The latest data shows that 10,567 households are in temporary accommodation in Scotland, including 4,923 children.

New research we published earlier this week suggests that 1 in 10 of these households will be there for over one year. On average, these 10,567 households will spend 23 weeks in temporary accommodation.

In 2014/15, 61% of households who applied to their local authority as homeless spent some time in temporary accommodation overall – an estimated 21,200 households. At an estimated 3.8 million days of temporary accommodation provided in 2014-15 across Scotland, this is a hugely expensive resource.

The provision of temporary accommodation is a marker of Scotland’s progressive homelessness legislation. People are entitled to temporary accommodation whilst their homelessness assessment is being processed, for a ‘reasonable period’ for them to find alternative accommodation if they’re deemed to be homeless through a ‘fault’ of their own, or until the local authority provides them with settled accommodation.

Temporary accommodation should be, and in many cases is, a crucial first step away from homelessness for households in a time of crisis. However, temporary accommodation should be just that – temporary. The longer you stay in temporary accommodation, the more impact it will have on your life. We know that children in temporary accommodation miss, on average, 55 days in every school year – equivalent to almost a full term.

Last year 11,105 homeless households spent time in a bed and breakfast (B&B)– more than any other type of temporary accommodation. This high number is concerning as B&B’s are the most disruptive form of temporary accommodation, often lack basic amenities such as cooking facilities. Acknowledging the often low standards in B&B’s, there are welcome restrictions on the use of B&B’s for families with children or pregnant woman. However, we are concerned about the damaging impact that time in these places can have on other vulnerable groups, such as people with mental health problems. On average, people who were placed in a B&B spent just over a month there. For many people this will have been an initial placement before being moved on to another type of temporary accommodation, increasing the disruption and dislocation to their lives.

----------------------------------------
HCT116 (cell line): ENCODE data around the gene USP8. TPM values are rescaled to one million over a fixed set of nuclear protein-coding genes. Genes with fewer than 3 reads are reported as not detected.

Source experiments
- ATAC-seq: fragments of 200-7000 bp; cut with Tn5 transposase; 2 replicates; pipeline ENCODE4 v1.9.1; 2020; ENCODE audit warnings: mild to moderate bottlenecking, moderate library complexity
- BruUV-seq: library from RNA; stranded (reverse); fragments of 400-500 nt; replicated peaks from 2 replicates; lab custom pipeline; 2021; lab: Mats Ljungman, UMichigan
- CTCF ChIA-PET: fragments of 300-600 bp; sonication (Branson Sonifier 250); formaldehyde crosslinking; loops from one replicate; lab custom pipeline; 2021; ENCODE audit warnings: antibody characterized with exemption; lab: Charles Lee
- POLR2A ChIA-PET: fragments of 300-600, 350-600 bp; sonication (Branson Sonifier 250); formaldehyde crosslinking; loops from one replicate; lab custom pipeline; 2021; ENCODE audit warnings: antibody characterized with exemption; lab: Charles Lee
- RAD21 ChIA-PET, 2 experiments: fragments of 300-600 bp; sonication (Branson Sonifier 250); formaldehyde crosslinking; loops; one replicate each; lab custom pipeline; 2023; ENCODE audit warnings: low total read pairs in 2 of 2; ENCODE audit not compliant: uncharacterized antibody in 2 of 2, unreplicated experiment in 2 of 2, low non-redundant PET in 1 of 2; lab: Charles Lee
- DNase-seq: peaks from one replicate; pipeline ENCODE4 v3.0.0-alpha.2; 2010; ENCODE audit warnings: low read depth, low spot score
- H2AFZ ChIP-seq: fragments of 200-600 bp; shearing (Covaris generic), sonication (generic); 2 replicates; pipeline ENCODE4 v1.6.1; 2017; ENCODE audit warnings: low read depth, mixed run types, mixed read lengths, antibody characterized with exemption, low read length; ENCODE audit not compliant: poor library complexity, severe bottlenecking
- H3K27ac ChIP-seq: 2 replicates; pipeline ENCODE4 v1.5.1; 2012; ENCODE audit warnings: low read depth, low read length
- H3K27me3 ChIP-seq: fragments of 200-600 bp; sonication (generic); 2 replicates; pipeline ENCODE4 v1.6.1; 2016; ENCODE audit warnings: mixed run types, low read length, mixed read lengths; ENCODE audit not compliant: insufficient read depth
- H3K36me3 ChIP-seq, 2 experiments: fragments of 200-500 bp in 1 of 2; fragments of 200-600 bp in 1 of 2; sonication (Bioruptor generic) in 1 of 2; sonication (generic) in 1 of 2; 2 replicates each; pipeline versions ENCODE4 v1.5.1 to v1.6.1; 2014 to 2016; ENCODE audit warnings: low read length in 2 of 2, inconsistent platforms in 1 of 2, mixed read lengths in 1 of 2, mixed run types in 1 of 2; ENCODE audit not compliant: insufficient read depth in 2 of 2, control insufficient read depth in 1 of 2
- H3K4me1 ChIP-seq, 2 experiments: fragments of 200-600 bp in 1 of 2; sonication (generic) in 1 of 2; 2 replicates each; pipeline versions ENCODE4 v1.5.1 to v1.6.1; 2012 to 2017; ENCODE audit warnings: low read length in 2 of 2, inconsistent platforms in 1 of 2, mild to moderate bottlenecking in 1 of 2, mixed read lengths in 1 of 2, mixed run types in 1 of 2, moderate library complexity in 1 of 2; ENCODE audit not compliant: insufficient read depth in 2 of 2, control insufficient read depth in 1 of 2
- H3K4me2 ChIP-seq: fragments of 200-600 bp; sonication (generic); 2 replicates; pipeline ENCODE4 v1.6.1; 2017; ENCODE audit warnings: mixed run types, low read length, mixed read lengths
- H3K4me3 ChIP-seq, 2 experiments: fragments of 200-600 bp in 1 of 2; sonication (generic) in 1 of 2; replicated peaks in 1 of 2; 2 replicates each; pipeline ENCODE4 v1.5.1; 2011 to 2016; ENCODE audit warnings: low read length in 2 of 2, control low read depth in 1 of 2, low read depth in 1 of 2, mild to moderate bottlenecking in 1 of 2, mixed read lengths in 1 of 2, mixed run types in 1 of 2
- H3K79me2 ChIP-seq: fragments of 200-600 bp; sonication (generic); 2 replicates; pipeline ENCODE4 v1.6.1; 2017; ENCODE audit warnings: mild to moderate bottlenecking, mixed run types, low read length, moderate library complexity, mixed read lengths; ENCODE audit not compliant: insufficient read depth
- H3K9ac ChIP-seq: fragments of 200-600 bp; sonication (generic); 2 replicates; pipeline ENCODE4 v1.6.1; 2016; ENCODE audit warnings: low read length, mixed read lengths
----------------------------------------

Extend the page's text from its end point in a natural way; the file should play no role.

From later in 2016 the ‘HL3 return’, in which local authorities provide information about temporary accommodation to the Scottish Government, will be mandatory. This should allow for local authorities and others to make more informed decisions about the use of temporary accommodation, and increase our understanding of what is happening across the board, as well as where certain local authorities are struggling to cope.

In the meantime, we use the knowledge shared in this report, and recommend that the Scottish Government officially endorse and support non-statutory guidance on standards in temporary accommodation to ensure that stays in temporary accommodation are positive. In addition, commitment must be made to the need for 12,000 affordable homes each year to help reduce long stays in temporary accommodation and to ensure that temporary accommodation can return to its original intention: a temporary stepping stone away from crisis.

For more information please contact Emma Dore, Senior Policy Officer

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